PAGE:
The Subaru Outback has been one of the most practical vehicles on the market for the past several years. It earns strong reliability ratings according to almost all who chart such measurements, is reasonably priced, gets good gas mileage, and of course has the famous all-wheel-drive system that Subaru is known for. But one of the dirty little secrets of the automotive marketplace is that "practical" is often a euphemism for "boring." Does that hold true for the 2009 version of the Outback?
Well, uh, maybe just a little bit. But that certainly should not disqualify it from consideration among those who need a nice family vehicle that is, well, practical. The Outback is somewhat like that girl who lived down the street from you and went to school with you. She was smart, kind-hearted and a good friend. And while she wasn't at all unpleasant to look at, you didn't think of her first on Saturday night as you were thumbing through your little black book (which nobody has anymore; everybody stores numbers in their phones these days, right?)
But as you get a little older in life, you begin to realize that every night isn't Saturday night. The Outback can get you comfortably through a Wednesday night, and you'll especially appreciate it if that Wednesday night is cold and snowy. We didn't get to test it in those conditions (thank goodness), but what was evident was that the comfort this vehicle provides would only enhance its bad-weather performance capability.
To start with, its exterior styling is solid. Sure, it's still a wagon/crossover type thing, but there are sporty undertones, including the angular front end and the almost muscular-looking rear. On the interior, the cabin is full of quality materials that are neatly arranged. The fit and finish of the textured surfaces is good, and the controls are arranged in a practical (there's that word again) manner. The wood trim adds a bit of class.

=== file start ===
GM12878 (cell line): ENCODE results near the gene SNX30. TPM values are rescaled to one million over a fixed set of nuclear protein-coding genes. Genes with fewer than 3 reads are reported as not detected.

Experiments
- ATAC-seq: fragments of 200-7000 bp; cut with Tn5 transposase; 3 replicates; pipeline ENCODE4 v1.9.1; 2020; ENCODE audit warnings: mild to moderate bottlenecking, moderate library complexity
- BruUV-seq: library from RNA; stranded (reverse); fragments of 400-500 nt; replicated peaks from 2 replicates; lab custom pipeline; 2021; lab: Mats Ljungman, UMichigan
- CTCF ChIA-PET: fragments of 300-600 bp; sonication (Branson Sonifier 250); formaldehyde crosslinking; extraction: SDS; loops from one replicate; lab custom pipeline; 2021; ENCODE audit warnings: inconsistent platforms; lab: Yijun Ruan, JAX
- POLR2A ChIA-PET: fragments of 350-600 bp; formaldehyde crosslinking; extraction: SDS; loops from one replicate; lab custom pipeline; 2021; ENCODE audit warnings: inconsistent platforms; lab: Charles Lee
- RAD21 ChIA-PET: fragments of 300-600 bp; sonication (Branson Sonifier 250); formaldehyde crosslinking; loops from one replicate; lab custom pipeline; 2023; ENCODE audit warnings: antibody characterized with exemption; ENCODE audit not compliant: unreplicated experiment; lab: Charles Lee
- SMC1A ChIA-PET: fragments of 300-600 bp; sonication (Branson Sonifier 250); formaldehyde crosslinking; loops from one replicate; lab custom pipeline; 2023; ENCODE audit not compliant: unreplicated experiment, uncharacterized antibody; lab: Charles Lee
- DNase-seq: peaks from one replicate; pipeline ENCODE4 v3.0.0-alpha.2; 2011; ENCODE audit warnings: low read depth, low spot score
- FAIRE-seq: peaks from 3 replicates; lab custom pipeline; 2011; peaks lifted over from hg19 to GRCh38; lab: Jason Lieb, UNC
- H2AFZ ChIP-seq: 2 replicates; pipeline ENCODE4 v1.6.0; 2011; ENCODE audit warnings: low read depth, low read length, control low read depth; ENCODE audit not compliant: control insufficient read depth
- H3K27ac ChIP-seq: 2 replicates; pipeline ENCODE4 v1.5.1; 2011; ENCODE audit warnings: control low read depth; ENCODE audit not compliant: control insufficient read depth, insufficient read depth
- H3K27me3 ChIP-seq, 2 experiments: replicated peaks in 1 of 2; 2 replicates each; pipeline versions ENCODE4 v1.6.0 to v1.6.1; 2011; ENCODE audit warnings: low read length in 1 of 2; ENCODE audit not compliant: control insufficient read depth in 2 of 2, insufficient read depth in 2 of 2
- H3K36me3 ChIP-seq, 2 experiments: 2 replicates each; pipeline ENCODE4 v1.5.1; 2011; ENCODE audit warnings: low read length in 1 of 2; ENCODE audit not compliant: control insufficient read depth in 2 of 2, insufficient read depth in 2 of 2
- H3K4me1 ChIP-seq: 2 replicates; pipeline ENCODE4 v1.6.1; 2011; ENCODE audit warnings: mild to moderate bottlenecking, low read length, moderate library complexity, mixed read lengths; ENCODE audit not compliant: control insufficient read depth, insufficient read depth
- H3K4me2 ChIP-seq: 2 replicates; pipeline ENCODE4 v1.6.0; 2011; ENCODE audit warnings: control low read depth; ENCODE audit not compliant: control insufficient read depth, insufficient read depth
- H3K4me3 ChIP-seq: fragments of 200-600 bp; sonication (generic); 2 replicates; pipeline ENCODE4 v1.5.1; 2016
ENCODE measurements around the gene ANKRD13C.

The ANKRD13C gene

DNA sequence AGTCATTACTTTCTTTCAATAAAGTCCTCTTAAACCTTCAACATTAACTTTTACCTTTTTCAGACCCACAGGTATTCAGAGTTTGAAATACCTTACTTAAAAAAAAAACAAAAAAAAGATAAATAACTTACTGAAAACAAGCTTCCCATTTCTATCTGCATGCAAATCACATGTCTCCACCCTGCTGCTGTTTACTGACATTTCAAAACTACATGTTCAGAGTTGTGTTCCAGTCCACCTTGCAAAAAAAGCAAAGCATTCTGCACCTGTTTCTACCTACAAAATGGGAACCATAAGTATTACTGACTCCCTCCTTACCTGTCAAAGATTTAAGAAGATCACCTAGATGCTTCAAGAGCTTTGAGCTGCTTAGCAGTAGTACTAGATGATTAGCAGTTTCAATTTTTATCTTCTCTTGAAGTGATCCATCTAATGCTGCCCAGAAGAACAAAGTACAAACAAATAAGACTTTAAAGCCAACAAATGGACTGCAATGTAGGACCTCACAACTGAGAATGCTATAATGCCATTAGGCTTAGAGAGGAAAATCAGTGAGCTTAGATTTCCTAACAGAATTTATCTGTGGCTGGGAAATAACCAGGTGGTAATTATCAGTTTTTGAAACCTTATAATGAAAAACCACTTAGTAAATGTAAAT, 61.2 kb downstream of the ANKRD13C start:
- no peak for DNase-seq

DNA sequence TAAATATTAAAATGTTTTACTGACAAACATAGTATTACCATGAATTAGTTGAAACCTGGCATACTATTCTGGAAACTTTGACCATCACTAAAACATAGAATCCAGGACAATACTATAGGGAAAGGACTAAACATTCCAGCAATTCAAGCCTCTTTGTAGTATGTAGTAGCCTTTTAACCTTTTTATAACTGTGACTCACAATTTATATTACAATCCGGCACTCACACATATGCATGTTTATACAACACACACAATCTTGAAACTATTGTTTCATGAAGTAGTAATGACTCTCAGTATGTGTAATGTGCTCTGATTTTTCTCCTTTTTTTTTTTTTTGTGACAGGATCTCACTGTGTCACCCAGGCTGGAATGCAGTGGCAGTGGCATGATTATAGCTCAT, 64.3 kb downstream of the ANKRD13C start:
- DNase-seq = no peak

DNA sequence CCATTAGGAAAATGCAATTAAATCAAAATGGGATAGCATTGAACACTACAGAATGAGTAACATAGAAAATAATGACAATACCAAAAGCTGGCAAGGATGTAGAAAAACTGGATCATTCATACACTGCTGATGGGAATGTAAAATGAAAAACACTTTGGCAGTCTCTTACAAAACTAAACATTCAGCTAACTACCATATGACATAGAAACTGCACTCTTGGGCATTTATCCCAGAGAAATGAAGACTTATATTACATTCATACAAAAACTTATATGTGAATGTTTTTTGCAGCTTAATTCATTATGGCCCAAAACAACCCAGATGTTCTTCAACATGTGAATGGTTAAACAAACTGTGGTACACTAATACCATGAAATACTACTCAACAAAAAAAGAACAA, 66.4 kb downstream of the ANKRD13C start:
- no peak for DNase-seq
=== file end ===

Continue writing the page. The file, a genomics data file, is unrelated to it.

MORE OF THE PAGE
The only thing we were disappointed in was that it was somewhat difficult to read the gauges at night, because they never seemed to light up too brightly. Well, maybe not the only thing. What's up with the window controls being awkwardly behind the door handle? It's as if they didn't want it to be easy for you to open and close your windows.
Just like when that girl down the street would wear a cool necklace, the Outback has a few features that show it can have fun. That would include the Harman-Kardon sound system that can play MP3 files and has an auxiliary input. Also, the navigation system was not bad. It took us awhile longer to figure this one out, compared with other models, for some reason, but it was manageable. It addition to directions, it offered fuel mileage data and a display of maintenance records.
Our tester was a Limited trim level, a step above the base, and had dual power moonroofs and leather upholstery. Out on the road, the Outback delivers a dependable, albeit not drama-filled, ride. Subaru became famous for its all-wheel-drive system.
The system, which the company calls Symmetrical AWD, is said to provide ideal balance that brings stability and poise. Subaru says it's the only system that mates a horizontally opposed engine and a symmetrically arranged AWD system, resulting in a better transmission of power, better grip and quicker responsiveness. That's probably all true, even though we didn't put it on any challenging road surfaces. The 2.5-liter four-cylinder engine makes 170 horsepower.
Not terribly exciting, but certainly adequate to give you the pickup you need for most traffic situations. The tester had a four-speed automatic transmission that was, if not flawless, at least smooth enough. When you need some juice for the highway, you'll get it, in a steady allocation. Gas mileage was good for this five-passenger vehicle; 20 mpg city and 26 highway.
When something is this practical, safety features usually come along for the ride, and the Outlook is no exception. It has anti-lock brakes and front seatbelts with load limiters and pre-tensioners. Side airbags come standard on the Limited. Also available is a stability control system that helps cut the risk of dangerous skids or spins. Our tester had a sticker price of $31,211.
So, practical is good, right? Of course. And so is the Outback.